Repairing Your Credit
There are many ways to encounter credit problems, not the least of which is falling victim to identity theft or being enticed by the numerous low-interest credit card offers in the mail. This information highlights some key steps to cleaning up and repairing your credit. It is not intended as legal advice.
BEGIN BY TAKING ACTION. The task may be daunting, but everyone agrees that repairing your credit starts by taking action. As you begin, be aware that there are no instant fixes and no one can "erase" your bad credit. Only your deliberate effort, correction of errors and good practices involving prompt payment of bills over time can rebuild your credit.
CHECK YOUR CREDIT HISTORY. Checking your credit report regularly for errors and having misinformation corrected immediately can minimize surprises. There are three main nationwide credit bureaus that compile credit report information. This report is the picture of your credit situation given to lenders who decide whether to approve your loan and others who may be reviewing you for such things as employment. By law, you are entitled to a free credit report:
- Once every 12 months from Equifax, Experian and TransUnion, the three nationwide consumer credit reporting agencies. One way to make the most of this opportunity is to order a report from just one of the three credit bureaus, then wait four months to order a report from another and, four months later, order a report from the third credit bureau. By repeating this process annually, you can monitor your credit report regularly, at no cost. The three credit reporting companies have created a centralized system for ordering a copy of your report.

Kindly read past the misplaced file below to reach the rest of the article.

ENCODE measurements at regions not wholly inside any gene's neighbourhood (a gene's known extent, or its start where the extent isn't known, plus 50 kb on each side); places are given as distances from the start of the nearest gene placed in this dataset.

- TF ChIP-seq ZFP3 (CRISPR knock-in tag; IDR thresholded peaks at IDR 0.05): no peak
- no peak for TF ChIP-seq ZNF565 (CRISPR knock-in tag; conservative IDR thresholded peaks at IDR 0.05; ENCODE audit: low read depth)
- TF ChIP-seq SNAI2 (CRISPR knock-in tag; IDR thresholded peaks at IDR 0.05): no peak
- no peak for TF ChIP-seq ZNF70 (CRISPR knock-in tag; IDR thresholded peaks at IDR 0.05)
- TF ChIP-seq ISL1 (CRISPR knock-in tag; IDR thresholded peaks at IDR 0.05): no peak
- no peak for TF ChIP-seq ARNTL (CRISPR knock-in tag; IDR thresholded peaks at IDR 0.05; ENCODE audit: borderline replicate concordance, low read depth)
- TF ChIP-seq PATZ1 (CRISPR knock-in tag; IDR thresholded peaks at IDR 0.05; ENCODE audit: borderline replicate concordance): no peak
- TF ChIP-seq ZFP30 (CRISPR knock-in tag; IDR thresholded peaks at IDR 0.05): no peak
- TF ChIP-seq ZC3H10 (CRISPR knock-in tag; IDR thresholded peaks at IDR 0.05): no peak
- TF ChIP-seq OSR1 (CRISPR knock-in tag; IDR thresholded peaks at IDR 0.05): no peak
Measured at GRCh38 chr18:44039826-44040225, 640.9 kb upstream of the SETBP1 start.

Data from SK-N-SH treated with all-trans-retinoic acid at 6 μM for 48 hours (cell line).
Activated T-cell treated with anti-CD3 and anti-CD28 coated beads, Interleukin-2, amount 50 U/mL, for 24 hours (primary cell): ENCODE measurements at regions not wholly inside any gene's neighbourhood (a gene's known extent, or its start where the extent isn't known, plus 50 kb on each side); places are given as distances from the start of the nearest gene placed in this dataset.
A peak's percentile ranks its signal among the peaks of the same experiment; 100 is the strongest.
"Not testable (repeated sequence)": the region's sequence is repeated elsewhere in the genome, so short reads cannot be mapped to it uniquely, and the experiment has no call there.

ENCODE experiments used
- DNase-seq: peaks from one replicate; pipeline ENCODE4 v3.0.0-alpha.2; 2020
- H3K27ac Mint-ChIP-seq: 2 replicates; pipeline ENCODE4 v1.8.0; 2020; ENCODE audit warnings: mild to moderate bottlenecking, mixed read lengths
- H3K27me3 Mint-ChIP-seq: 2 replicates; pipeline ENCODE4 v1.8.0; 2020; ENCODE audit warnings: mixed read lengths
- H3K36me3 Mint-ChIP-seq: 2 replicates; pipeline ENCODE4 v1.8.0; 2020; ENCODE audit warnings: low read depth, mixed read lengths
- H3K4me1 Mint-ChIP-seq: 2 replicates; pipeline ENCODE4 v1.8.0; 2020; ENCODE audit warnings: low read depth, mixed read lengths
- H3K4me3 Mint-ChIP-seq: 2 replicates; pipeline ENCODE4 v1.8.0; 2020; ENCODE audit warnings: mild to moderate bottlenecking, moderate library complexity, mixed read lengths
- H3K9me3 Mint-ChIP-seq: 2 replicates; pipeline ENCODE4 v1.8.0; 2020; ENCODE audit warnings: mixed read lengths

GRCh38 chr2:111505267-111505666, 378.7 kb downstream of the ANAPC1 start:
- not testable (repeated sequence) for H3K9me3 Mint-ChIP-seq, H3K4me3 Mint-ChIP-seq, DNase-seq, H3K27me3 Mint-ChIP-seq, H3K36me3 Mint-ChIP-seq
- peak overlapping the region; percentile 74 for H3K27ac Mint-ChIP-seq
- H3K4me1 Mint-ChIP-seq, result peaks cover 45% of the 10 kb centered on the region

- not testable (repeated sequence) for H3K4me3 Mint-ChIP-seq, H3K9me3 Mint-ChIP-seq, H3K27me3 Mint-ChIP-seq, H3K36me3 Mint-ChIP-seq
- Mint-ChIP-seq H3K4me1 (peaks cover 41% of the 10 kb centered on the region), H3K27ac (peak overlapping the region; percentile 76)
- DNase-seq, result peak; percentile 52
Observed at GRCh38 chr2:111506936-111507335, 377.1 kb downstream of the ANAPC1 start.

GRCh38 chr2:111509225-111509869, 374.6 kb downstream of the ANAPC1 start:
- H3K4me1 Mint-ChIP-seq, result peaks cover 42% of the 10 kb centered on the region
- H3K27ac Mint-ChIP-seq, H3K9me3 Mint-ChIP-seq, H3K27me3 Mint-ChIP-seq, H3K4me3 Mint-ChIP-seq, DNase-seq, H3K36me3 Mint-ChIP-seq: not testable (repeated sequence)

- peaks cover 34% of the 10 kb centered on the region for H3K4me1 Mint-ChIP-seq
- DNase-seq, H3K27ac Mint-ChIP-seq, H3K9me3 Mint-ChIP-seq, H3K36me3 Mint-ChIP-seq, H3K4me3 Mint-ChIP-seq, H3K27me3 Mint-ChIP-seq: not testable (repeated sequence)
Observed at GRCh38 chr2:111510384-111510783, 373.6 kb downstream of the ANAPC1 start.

- If you have been denied credit, insurance or employment and request the report within 60 days of notice.
- If you are unemployed and plan to look for a job within 60 days.
- If you are on public assistance.
- If your report is inaccurate because of fraud; you have been a victim of identity theft; or have placed a security alert in your credit file because of identity theft.
DISPUTE INCOMPLETE OR INACCURATE INFORMATION. You have a right to dispute incorrect information and have your file corrected. If unable to resolve the dispute, you can ask to have your explanatory note included in your file and distributed to those requesting your credit history. To dispute information in your credit report with the nationwide consumer reporting agencies - Equifax, Experian and TransUnion:
- Tell the consumer reporting agency, in writing, what information you think is inaccurate and provide copies (not originals) of documents in support. Keeping good records is important since information unverified within a reasonable time must be deleted.
- A consumer reporting agency must investigate the items in question - usually within 30 days - unless it considers your dispute frivolous. They must provide you with the name, address and phone number of the information provider, and forward all relevant data you provide to the information provider.
- Disputed information that cannot be verified must be deleted from your file. Incomplete information also must be completed, such as a record of late payment that fails to show you were no longer delinquent. The consumer reporting agency must give you the written results of the investigation and a free copy of your report if the dispute results in changes. (This free report does not count as your annual free report.)